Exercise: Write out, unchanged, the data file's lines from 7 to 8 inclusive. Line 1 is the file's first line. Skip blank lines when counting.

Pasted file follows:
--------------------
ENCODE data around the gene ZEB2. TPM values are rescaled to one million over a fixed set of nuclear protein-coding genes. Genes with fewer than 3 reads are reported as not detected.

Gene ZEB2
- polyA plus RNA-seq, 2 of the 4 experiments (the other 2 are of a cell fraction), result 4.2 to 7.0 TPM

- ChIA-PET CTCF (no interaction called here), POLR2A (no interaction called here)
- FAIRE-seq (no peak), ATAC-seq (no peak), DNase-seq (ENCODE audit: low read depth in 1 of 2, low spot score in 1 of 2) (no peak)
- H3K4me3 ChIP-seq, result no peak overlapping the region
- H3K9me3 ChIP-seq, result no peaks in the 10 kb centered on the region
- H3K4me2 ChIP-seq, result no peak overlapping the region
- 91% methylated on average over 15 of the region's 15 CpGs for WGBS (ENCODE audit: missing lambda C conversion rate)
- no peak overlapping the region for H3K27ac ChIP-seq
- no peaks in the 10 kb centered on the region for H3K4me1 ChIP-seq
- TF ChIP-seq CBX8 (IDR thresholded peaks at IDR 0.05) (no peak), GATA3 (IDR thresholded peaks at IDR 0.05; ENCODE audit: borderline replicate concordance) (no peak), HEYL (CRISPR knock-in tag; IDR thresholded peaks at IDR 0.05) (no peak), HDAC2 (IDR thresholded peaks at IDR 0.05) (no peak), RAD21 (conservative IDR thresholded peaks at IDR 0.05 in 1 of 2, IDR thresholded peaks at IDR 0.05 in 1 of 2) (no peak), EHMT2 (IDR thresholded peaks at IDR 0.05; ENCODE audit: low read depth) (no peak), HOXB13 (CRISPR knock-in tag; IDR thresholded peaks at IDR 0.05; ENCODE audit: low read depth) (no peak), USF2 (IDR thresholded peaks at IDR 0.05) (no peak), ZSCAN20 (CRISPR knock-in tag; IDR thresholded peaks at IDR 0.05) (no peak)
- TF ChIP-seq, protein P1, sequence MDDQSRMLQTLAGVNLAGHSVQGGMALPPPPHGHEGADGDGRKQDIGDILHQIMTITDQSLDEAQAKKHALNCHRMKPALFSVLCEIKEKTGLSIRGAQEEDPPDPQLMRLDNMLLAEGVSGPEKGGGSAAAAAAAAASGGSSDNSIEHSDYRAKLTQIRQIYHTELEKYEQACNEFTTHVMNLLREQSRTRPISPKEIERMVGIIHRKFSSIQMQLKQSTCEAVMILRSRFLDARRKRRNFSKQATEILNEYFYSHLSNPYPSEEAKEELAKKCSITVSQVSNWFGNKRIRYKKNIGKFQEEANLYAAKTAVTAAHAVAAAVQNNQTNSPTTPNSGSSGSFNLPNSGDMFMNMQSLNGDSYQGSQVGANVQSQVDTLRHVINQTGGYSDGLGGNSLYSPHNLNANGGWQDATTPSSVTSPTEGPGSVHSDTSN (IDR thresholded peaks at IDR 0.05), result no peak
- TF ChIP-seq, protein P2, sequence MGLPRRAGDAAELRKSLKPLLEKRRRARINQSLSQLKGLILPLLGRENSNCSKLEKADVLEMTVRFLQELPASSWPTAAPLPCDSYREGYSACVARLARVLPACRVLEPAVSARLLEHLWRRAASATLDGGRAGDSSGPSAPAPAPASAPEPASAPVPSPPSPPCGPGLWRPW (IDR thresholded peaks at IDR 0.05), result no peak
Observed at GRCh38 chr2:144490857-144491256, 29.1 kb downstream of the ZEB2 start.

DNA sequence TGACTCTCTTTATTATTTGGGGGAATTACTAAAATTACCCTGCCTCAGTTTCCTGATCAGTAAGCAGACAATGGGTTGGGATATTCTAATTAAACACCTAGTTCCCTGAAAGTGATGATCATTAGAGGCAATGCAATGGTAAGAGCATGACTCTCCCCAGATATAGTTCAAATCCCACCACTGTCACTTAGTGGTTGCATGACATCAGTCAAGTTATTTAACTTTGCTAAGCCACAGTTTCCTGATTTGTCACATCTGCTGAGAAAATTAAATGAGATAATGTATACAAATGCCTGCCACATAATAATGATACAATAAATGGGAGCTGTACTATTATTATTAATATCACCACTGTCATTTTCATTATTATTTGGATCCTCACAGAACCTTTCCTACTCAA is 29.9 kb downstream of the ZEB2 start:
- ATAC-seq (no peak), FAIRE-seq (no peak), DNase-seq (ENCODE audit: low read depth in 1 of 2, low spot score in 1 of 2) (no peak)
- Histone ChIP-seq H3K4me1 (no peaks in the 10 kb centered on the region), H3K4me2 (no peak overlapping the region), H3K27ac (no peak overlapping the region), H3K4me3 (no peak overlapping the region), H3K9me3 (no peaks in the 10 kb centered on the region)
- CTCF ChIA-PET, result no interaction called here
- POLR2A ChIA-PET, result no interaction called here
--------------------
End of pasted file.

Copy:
- H3K9me3 ChIP-seq, result no peaks in the 10 kb centered on the region
- H3K4me2 ChIP-seq, result no peak overlapping the region